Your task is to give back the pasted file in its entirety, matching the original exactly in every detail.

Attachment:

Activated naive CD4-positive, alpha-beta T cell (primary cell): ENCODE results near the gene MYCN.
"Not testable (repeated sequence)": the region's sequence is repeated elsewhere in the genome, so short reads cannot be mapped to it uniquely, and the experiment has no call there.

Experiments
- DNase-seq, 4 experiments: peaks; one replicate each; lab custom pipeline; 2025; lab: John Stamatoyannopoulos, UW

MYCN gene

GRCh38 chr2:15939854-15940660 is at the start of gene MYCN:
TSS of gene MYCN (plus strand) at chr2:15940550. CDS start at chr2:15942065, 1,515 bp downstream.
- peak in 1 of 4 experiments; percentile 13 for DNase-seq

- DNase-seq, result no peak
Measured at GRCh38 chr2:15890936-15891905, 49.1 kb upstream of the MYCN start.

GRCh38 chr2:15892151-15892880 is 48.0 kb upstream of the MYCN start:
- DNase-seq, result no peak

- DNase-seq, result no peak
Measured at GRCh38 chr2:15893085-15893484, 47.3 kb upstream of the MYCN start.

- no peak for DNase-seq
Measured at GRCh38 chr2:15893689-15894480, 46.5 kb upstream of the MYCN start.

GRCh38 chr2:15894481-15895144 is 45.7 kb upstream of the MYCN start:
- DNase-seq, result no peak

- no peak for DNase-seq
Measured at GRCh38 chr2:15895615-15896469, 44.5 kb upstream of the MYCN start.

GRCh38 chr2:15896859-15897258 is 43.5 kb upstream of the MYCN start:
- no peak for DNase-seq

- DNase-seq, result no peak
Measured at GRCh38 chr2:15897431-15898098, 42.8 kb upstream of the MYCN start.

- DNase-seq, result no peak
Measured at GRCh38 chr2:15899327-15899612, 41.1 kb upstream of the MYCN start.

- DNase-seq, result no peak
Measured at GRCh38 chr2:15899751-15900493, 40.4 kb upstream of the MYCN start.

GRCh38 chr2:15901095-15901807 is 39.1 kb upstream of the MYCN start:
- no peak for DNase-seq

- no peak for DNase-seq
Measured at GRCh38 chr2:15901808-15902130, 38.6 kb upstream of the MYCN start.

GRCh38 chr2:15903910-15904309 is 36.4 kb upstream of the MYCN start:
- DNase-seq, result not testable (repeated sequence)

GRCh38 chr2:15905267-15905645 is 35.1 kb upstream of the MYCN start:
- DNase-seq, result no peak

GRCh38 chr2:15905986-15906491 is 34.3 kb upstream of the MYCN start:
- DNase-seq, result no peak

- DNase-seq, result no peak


Activated naive CD4-positive, alpha-beta T cell (primary cell): ENCODE results near the gene MYCN.
"Not testable (repeated sequence)": the region's sequence is repeated elsewhere in the genome, so short reads cannot be mapped to it uniquely, and the experiment has no call there.

Experiments
- DNase-seq, 4 experiments: peaks; one replicate each; lab custom pipeline; 2025; lab: John Stamatoyannopoulos, UW

MYCN gene

GRCh38 chr2:15939854-15940660 is at the start of gene MYCN:
TSS of gene MYCN (plus strand) at chr2:15940550. CDS start at chr2:15942065, 1,515 bp downstream.
- peak in 1 of 4 experiments; percentile 13 for DNase-seq

- DNase-seq, result no peak
Measured at GRCh38 chr2:15890936-15891905, 49.1 kb upstream of the MYCN start.

GRCh38 chr2:15892151-15892880 is 48.0 kb upstream of the MYCN start:
- DNase-seq, result no peak

- DNase-seq, result no peak
Measured at GRCh38 chr2:15893085-15893484, 47.3 kb upstream of the MYCN start.

- no peak for DNase-seq
Measured at GRCh38 chr2:15893689-15894480, 46.5 kb upstream of the MYCN start.

GRCh38 chr2:15894481-15895144 is 45.7 kb upstream of the MYCN start:
- DNase-seq, result no peak

- no peak for DNase-seq
Measured at GRCh38 chr2:15895615-15896469, 44.5 kb upstream of the MYCN start.

GRCh38 chr2:15896859-15897258 is 43.5 kb upstream of the MYCN start:
- no peak for DNase-seq

- DNase-seq, result no peak
Measured at GRCh38 chr2:15897431-15898098, 42.8 kb upstream of the MYCN start.

- DNase-seq, result no peak
Measured at GRCh38 chr2:15899327-15899612, 41.1 kb upstream of the MYCN start.

- DNase-seq, result no peak
Measured at GRCh38 chr2:15899751-15900493, 40.4 kb upstream of the MYCN start.

GRCh38 chr2:15901095-15901807 is 39.1 kb upstream of the MYCN start:
- no peak for DNase-seq

- no peak for DNase-seq
Measured at GRCh38 chr2:15901808-15902130, 38.6 kb upstream of the MYCN start.

GRCh38 chr2:15903910-15904309 is 36.4 kb upstream of the MYCN start:
- DNase-seq, result not testable (repeated sequence)

GRCh38 chr2:15905267-15905645 is 35.1 kb upstream of the MYCN start:
- DNase-seq, result no peak

GRCh38 chr2:15905986-15906491 is 34.3 kb upstream of the MYCN start:
- DNase-seq, result no peak

- DNase-seq, result no peak